This article contains spoilers for the fourth episode of The Walking Dead, "Service."
What does Negan want?
"Service" burrows deep into the question. Our new villain doesn't just crave power -- he already has that over the Saviours and the dominion they control -- he hoards everything. When the necessities of survival are scarce, it always pays to have more food and medicine and ammunition in ample supply. But material wealth isn't the reason he's doing this. No, what motivates Negan, what drives him, what really gets him off is nothing less than total domination. He wants to brutalize, humiliate, torture, demean. He wants to mess with people. It isn't enough for Negan to just rule, as tonight’s episode painfully showed. Everybody else needs to suffer.
What now? For starters, he rolled into Alexandria a few days earlier than promised, catching Rick and company by surprise and terrifying those who haven't had the pleasure of meeting him. Negan and his surly crew pillaged the town for all it's worth, taking guns, medication, and even mattresses for themselves, leaving our heroes with only a pantry of food and the clothes on their backs. They bullied and intimidated innocent people, including teenage girls, and never missed a chance for random cruelty, as when Rosita was relieved of her favorite hat. Negan nearly killed someone over a minor accounting discrepancy -- a pair of pistols on a list where there weren't supposed to be -- and made it clear what the penalty would be for any such infractions going forward. And to top it all off, he made Rick thank him for the experience. It was a grueling 90 minutes of debasement and abuse.
Not that it's all for the hell of it, of course. Negan the joshing supervillain is an act he's putting to very particular and pointed use. The wicked showmanship -- pointless humiliations on top of the bad-enough brutality and slavery -- is designed to have as psychological warfare. The hundreds upon hundreds he presently rules over, the neighboring communities he steals from every week, are only subservient so long as they've got no hope and no will. That's the point of all this, of not just taking supplies but cackling about bashed skulls and the bloodlust of Lucille. Negan wants to extinguish hope. He wants to break wills.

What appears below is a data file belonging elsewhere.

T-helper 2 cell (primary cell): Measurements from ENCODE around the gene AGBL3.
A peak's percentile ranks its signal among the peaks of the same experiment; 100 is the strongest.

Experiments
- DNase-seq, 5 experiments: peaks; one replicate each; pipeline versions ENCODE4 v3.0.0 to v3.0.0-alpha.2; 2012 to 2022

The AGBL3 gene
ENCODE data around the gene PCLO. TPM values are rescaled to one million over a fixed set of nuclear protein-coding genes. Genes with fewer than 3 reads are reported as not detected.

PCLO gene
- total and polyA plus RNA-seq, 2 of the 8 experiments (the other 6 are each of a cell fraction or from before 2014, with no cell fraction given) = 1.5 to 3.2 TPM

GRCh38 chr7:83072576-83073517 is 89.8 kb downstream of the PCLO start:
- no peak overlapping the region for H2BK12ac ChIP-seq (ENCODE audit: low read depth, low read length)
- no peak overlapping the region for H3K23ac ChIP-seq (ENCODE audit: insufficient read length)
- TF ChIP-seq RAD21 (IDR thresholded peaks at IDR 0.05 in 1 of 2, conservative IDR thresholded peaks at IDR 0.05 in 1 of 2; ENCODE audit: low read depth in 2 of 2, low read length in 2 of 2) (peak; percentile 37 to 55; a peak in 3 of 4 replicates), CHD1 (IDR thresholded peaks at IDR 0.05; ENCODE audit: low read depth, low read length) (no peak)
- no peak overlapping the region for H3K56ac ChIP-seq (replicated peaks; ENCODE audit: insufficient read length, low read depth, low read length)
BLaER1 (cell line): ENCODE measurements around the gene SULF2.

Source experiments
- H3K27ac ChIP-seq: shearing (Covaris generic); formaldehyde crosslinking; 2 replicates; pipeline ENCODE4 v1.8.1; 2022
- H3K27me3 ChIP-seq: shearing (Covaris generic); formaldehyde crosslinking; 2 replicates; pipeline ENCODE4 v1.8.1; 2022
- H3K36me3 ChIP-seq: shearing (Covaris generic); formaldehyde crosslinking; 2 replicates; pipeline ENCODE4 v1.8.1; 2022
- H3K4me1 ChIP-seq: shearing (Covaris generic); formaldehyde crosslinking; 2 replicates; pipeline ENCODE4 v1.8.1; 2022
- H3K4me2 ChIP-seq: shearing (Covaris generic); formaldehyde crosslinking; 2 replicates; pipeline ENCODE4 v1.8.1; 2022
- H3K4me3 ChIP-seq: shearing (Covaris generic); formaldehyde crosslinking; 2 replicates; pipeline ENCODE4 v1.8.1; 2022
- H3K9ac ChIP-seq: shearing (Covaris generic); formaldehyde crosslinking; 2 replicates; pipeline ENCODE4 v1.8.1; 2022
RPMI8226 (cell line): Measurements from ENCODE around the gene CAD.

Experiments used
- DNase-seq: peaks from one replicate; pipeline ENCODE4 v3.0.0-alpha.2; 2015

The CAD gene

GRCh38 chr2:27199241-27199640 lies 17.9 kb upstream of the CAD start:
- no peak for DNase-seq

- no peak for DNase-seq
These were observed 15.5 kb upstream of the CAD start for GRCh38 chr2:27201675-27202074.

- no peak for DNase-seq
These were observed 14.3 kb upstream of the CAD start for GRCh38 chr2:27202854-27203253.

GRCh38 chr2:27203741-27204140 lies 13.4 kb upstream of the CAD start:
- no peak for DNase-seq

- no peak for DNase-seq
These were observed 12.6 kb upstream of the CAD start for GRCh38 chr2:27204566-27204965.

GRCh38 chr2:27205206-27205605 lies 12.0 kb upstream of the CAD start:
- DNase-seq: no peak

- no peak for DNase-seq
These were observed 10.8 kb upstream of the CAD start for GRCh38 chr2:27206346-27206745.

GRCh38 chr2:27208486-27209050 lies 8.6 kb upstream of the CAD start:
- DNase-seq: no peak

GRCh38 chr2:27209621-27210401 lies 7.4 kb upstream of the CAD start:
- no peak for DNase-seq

It certainly seems to be working. Rick is adamant that any last vestiges of positive thinking in the community be snuffed out immediately, lest the Saviors decide to take another sacrifice as an example to the rest. That defeatist attitude isn't exactly inspiring confidence in the group as a whole. Most Alexandrians seem to have accepted the reality of the new order out of the expected miss of fear and uncertainty; they're not, it's safe to say, working up to a grassroots revolt. Meanwhile, those who've yet to see the light -- Carl, Rosita, and especially Michonne -- are struggling to believe that Rick really has given up on the situation. Whether they'll be able to concede in time, as Rick would like them to, remains to be seen. Maybe they'll get it. Maybe they'll persuade Rick to change his mind and fight -- or step up and lead the charge without him.
So where does that leave Alexandria? The Age of Negan isn't going to last forever, we can safely assume -- no kind of status quo sticks around long on The Walking Dead. But for now, and maybe for the first time, there's no clear direction or plan to be followed. It's possible that the makeshift bullet manufacturing operation Eugene is planning to put into motion could sow the seeds of dissent. There's Carol and Morgan down at the Kingdom in thrall to their own Negan problem, which could prove to be a key alliance in some kind of war to come. And there's Maggie -- she's at Hilltop, pissed off and poised to give birth. Give her some time, and there's a good chance she'll put a scheme for revenge into effect. Negan may want everyone to suffer. But everyone watching wants the good guys to win.
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